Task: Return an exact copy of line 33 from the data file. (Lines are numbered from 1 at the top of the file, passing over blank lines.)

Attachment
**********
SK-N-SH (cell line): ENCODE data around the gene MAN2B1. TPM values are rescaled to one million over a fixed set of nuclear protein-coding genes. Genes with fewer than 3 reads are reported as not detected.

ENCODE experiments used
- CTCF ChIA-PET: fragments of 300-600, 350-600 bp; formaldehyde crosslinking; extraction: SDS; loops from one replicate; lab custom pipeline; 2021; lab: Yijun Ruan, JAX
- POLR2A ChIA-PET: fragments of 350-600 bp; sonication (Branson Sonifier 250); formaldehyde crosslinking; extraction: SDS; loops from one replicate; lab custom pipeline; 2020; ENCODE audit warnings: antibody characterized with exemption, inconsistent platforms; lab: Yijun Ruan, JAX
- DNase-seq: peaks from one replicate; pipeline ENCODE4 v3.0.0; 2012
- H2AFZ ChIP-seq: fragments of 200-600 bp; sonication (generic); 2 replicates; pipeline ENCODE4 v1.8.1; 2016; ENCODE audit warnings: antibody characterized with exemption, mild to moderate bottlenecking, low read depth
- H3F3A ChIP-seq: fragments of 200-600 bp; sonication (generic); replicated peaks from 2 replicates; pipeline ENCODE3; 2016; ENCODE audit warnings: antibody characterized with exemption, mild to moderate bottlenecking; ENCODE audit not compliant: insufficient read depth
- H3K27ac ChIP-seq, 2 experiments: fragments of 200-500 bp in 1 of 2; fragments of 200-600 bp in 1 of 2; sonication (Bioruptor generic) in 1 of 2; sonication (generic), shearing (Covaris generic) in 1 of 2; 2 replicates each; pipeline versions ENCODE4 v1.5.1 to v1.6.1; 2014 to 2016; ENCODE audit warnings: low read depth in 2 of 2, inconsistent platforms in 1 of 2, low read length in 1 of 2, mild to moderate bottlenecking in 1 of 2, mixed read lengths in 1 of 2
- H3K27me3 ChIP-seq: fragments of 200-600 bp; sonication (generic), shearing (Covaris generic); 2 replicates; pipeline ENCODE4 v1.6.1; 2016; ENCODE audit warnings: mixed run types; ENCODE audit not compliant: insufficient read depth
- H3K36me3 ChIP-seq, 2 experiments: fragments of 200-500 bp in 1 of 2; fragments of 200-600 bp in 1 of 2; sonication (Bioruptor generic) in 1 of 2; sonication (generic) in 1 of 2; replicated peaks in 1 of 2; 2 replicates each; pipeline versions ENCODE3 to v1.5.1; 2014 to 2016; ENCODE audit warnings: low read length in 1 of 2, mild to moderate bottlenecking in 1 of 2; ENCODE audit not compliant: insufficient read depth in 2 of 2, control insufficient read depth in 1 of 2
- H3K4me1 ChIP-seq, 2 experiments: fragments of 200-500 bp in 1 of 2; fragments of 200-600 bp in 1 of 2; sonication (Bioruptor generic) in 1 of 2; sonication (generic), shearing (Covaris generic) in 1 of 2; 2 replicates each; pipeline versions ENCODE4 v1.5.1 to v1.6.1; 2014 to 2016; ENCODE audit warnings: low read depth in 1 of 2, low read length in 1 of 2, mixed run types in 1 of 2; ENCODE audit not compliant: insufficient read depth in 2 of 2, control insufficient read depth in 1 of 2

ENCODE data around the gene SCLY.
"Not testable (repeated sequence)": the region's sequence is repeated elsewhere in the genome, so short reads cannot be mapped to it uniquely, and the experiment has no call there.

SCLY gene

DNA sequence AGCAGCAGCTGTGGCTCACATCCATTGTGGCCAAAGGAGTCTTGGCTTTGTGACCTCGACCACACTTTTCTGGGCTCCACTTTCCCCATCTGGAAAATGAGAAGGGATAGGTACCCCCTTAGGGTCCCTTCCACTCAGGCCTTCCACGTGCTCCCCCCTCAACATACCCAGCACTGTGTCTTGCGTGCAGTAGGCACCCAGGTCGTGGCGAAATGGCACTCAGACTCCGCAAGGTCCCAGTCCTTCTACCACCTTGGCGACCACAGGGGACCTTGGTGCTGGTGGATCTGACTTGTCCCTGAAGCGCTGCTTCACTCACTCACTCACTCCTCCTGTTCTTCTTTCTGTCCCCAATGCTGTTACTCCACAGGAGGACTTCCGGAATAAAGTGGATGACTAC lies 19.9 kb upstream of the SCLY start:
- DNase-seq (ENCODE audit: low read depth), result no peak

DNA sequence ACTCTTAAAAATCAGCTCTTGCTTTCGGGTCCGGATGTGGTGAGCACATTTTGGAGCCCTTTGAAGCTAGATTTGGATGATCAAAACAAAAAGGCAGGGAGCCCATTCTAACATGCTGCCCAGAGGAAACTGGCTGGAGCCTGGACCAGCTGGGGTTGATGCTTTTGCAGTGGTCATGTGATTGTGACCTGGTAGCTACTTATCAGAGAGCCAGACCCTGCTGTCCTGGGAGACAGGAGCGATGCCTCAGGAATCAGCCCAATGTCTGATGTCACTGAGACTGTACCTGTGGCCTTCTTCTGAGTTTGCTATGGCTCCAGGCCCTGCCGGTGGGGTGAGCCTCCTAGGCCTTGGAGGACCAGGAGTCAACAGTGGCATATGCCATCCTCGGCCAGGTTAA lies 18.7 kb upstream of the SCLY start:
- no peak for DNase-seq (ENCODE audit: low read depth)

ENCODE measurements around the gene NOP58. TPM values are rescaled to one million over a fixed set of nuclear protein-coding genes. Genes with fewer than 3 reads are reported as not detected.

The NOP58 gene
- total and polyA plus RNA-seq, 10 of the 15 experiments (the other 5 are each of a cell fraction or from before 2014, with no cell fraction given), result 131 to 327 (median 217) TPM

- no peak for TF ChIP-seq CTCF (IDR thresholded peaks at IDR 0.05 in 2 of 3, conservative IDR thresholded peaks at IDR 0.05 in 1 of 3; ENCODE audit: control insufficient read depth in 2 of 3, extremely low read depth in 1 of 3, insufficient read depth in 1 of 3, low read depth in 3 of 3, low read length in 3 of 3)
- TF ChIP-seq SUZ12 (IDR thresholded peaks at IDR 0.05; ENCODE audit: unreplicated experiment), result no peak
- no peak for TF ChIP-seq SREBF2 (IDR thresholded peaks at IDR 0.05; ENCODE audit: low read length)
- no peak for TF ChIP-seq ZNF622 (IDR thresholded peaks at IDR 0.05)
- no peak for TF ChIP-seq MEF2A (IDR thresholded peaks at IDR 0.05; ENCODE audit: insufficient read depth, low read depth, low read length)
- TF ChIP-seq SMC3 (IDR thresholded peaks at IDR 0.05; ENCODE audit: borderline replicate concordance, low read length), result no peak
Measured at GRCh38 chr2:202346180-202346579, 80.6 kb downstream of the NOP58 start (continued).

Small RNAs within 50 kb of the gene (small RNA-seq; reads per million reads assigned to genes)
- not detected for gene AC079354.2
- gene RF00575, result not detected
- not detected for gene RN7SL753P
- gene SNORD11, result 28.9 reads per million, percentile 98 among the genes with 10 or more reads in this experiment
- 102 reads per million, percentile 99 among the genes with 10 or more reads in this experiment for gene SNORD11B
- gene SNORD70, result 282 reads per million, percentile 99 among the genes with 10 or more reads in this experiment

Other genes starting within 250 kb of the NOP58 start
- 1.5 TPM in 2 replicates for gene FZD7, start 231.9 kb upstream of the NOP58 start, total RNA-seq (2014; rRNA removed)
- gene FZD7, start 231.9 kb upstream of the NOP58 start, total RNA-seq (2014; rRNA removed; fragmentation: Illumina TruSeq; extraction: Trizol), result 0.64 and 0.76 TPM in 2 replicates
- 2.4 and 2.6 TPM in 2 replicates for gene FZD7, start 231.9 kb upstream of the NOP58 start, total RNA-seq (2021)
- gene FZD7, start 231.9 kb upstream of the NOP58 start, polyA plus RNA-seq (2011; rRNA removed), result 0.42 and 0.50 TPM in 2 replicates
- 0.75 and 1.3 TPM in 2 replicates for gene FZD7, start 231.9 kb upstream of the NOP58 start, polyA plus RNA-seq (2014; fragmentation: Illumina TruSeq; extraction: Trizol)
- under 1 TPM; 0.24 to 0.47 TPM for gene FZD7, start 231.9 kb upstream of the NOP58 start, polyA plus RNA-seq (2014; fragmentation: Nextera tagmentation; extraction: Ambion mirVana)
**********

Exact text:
- gene SNORD11, result 28.9 reads per million, percentile 98 among the genes with 10 or more reads in this experiment